I ♥ Dan Simmons.

While waiting for my copy of ‘The Fall of Hyperion’ I read ‘The Terror’. What a weird book. I don’t mean weird in a bad way it’s just that it’s hard to categorize something that starts out so realistically and subtly deteriorates into strange conjecture. The book I’ve read that is most like it is ‘Life of Pi.’

The first half of the book is well written historical fiction. Simmons peppers his work with references to literature and poetry I suppose he collected during his years of teaching. The general theme of first half of the book is of British arrogance along the lines of Nathaniel Philbrick’s Mayflower’ and Giles Milton’s ‘Big Chief Elizabeth’. But halfway through the story turns to science fiction/fantasy based on Inuit myth. It’s a cool twist.



I think it would be difficult to read ‘Hyperion’, like it and not want to read ‘The Fall of Hyperion too. There were two themes in the second book that made me think the kind of ideas that gnaw away at me. First was the ‘Core.’ While the book must have been written in the late 80’s for me ‘The Core’ symbolized a science fiction version of the internet as an evil collective unconscious. I have a problem with this. My views were shaped by the first astronauts who dreaded being in the black void of space. But that isn’t what they reported feeling. They felt the vacuum was welcoming and teeming with warmth. Buddhism teaches that joy, not evil — lies in the moments between dreading the future and regretting the past. There comes a time in the book where the Core disconnects from humans and the effects are madness and chaos. I wonder if that is what would happen if technology suddenly became impossible.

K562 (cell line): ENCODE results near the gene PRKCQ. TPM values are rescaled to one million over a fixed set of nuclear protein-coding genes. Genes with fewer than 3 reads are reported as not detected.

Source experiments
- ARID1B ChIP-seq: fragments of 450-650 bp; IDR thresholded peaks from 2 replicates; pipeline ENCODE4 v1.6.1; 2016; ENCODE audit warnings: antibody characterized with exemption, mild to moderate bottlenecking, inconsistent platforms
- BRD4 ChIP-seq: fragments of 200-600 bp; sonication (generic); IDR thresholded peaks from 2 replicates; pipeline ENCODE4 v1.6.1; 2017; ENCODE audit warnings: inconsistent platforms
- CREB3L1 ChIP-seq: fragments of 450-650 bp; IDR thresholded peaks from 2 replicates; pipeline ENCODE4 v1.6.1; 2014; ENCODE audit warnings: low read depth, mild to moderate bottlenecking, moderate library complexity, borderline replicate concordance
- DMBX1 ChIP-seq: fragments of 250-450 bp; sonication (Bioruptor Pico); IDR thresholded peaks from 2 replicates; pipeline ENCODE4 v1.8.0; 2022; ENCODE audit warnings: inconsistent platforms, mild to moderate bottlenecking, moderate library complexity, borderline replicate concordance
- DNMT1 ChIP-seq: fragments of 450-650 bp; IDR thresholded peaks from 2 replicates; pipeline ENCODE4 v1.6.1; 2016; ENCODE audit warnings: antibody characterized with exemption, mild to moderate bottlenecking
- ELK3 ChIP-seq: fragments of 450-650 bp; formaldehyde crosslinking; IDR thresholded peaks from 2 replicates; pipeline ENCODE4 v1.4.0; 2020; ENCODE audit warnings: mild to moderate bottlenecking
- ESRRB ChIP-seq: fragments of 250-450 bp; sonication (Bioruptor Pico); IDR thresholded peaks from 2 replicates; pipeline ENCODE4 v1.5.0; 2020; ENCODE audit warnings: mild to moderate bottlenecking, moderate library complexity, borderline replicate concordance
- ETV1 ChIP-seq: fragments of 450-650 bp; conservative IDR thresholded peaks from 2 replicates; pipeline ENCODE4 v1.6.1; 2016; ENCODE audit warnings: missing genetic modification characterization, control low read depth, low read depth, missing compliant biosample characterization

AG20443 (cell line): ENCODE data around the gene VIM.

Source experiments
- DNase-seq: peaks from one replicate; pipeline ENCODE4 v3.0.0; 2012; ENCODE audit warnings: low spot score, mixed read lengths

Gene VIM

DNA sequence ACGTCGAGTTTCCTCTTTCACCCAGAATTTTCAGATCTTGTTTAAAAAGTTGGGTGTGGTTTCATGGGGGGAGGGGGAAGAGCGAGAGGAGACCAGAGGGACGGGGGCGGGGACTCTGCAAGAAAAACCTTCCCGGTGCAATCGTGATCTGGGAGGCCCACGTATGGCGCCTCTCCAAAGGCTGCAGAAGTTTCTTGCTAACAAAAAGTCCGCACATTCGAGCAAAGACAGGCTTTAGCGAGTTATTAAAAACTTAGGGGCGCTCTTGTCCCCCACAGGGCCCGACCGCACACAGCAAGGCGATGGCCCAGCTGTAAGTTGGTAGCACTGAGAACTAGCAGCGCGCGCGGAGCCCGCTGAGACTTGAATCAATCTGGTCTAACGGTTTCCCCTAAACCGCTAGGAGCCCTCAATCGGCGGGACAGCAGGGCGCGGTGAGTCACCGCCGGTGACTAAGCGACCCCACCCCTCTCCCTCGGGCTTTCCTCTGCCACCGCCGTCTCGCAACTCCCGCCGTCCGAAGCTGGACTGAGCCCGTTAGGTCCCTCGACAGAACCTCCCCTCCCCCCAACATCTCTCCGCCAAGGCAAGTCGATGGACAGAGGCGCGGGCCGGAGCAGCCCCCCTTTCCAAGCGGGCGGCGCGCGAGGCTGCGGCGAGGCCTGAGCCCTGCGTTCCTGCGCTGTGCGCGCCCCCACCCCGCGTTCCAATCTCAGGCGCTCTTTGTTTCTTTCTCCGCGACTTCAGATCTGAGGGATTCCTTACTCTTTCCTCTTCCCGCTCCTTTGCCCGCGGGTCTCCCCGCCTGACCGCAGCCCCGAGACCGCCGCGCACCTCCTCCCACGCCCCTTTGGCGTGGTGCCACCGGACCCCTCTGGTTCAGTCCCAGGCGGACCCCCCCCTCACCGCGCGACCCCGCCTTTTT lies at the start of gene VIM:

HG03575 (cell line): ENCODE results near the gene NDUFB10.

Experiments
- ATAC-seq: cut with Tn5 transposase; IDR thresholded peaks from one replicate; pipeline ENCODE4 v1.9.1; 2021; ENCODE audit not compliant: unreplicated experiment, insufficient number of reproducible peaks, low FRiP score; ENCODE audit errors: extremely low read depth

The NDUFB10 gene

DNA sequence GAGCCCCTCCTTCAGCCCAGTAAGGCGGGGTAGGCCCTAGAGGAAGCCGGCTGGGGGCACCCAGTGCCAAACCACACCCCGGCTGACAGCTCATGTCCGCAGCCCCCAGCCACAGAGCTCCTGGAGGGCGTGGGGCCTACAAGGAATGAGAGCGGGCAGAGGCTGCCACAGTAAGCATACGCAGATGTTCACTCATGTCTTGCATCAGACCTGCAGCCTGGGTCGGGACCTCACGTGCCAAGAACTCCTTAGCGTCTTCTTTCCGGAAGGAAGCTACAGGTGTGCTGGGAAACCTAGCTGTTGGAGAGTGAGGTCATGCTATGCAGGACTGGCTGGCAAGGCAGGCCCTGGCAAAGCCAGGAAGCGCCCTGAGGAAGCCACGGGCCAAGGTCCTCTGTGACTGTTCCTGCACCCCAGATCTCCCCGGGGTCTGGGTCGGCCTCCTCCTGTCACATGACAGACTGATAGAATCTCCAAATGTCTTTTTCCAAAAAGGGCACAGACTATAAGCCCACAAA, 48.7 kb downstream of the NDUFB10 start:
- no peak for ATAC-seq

The other compelling theme was an anti-aging therapy called ‘Paulsen’s treatments’. Of course we are bombarded by what celebrities are doing in attempts to fool Mother Nature. In the book I like how Simmons unflatteringly described the characters who partook of such treatments.

There is a terrible monster in ‘The Fall of Hyperion’ called the ‘Shrike.’ It reminded me of the ‘Stobor’ in Heinlein’s ‘Tunnel in the Sky’. I guess science fiction books always need and have a terrible monster?

When I first picked up ‘Hyperion’, it felt too familiar – like Mary Doria Russell’s ‘The Sparrow’. In the ‘Sparrow’ Russell explores Jewish mysticism. I would say on first glance that with the two Hyperion books, Simmons is simply angry at the Old Testament God.


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